• Giving Birth 
 

Hypnobirthing | Natal-hypnotherapy

Hypnobirthing | Natal-hypnotherapy
Hypnobirthing techniques (i.e. Natal Hypnotherapy™, The Mongan Method, etc.) help women to prepare emotionally, physically and mentally for birth and aim to help them get through the birth without the use of drugs.

Hypnobirthing | Natal-hypnotherapy, The Mongan Method, GentleBirth...

What hypnobirthing involves

A combination of self-hypnosis techniques, deep relaxation and guided visualisation make up hypnobirthing.
Hypnobirthing such as Natal Hypnotherapy™ can involve one-to-one sessions or listening to CDs which teach breathing, relaxation and self-hypnosis.
There are sets available for everything from successful conception to home hypnobirthing, hospital birth and C-section. UK Clinical Hypnotherapist Maggie Howell developed Natal Hypnotherapy™ in 2003 and it has now helped tens of thousands of women in the UK.

What hypnobirthing helps with

Hypnobirthing practices help women to overcome any fears and create confidence in their body's ability to cope with childbirth on its own. The aim is to have a calmer, more relaxed pregnancy and birth.
More than 2,300 midwives and birth professionals across the UK now recommend Natal Hypnotherapy™ techniques, including midwife and complementary therapy expert, Denise Tiran, who says hypnobirthing is very successful and changes the perceptions of pain.
Maggie Howell, doula, author and founder of Natal Hypnotherapy™ says "A survey by Pregnancy and Birth found that 87% of women are terrified of giving birth. Natal Hypnotherapy helps mums fight fear... 97% would recommend Natal Hypnotherapy to others."
The Pregnancy and Birth study studied a selection of Natal Hypnotherapy™ users and found that:
-80% of users felt they overcame fear and anxiety leading up to the birth;
-88% went into the birth with a strong belief in their ability to give birth;
-84% felt they were extremely or very relaxed going into the birth;
-77% felt relaxed or very relaxed during the birth;
-80% felt able to manage or deal with the pain during birth

Different forms of hypnobirthing

There are many different approaches to hypnotherapy when used in birth and getting pregnant. Grantly Dick-Read, author of Natural Childbirth wrote about hypnosis in childbirth in the 1930s and since then techniques have been refined and expanded on.
These are a selection of hypnobirthing methods available:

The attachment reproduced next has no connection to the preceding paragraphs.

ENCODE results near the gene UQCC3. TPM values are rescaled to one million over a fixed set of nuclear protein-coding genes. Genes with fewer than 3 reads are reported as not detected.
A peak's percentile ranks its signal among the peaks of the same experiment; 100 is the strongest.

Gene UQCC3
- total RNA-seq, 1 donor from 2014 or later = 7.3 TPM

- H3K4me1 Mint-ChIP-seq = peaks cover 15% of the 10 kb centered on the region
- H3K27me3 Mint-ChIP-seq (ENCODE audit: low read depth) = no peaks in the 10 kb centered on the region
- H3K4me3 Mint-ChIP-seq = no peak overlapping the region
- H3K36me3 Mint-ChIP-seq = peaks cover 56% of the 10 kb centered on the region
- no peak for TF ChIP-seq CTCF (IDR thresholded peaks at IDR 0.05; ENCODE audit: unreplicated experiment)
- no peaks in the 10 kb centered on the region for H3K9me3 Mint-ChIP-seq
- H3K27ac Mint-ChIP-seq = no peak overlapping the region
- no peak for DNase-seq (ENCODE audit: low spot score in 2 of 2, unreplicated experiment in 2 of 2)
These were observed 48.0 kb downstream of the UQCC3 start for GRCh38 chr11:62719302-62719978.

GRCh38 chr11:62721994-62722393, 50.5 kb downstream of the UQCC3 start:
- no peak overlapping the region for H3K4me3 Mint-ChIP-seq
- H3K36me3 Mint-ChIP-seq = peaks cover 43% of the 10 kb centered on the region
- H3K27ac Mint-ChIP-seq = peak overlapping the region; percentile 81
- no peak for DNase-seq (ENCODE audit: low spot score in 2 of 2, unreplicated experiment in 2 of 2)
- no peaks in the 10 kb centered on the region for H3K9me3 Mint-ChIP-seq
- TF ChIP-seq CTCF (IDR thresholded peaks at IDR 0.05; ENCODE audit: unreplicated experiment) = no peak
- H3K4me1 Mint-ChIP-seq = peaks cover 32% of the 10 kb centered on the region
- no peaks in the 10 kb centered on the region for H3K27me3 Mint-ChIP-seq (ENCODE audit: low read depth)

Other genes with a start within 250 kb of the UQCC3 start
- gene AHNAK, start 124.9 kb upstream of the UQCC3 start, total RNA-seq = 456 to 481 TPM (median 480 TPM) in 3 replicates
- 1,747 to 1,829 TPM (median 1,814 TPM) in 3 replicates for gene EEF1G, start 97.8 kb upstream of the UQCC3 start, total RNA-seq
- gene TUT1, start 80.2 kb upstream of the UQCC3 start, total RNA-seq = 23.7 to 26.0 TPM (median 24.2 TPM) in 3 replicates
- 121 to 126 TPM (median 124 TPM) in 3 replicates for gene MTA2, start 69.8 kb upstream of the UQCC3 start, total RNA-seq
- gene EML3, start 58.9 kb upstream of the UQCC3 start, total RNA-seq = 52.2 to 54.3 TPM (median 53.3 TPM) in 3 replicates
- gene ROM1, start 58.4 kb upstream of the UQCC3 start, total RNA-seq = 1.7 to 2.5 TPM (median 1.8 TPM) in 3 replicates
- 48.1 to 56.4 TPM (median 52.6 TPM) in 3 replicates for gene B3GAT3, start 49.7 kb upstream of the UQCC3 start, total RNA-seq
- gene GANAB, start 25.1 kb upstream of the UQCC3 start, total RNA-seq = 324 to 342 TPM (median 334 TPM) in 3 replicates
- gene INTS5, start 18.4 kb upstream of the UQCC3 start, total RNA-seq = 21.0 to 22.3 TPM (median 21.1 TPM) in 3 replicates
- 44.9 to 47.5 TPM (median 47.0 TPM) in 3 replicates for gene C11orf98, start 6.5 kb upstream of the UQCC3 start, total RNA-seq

Most hypnotherapy methods offer home study so you can also look into popular methods from other countries:

      Natal Hypnotherapy™ - Maggie Howell’s TOP TIPS


      Keep fear out of the birthing room. If you feel frightened, or you do not feel safe, tell your birthing partner and seek to change it if possible.
      Relax relax relax — this truly is the key to a comfortable birth. By keeping your fear and anxiety to an absolute minimum, you reduce the release of adrenaline, which is responsible for slowing down contractions and tensing your muscles.
      Breathe — It may sound strange, but breathing the right way is your second key to a comfortable birth. Your breathing should be steady, rhythmical and calm, breathing down to your abdomen.
      Many women manage the entire birthing just by concentrating on this type of breathing during contractions.
      The benefits are many — more oxygen to your baby, more birthing hormones, your blood pressure stays healthy, your heart rate stays healthy, your muscles will be more relaxed, your uterus is receiving a fresh supply of oxygenated blood and can dispose of the waste products from previous contractions.
      Trust in your body - it was designed specifically to give birth — if your body can grow an incredible perfect human being, then your body has all it needs to birth your baby unassisted.
      • If you are planning a hospital birth, stay at home as long as possible - you will have a better chance of a having comfortable and natural birth.
      Use your mind during contractions - visualising a flower opening, a wave peaking and crashing or just think about your past holidays, counting each breath, imagine climbing up a hill and down the other side, recite poems or songs.
      Keep moving around, the more you move the better the chance for your baby to get into the best position for birth.
      Only eat and drink small amounts — your body uses huge amounts of energy on digestion — ideally you want this energy for your uterus.
      Be comfortable handing control over to your body. You (your mind) cannot control the birth — if you were in a coma, your body would still birth your baby.
      • No matter where your birth takes you, trust in your instincts and be happy with any decisions you make.
      Words by Naomi Majid
      Published by editorial staff Parenting
      24 Aug 2011
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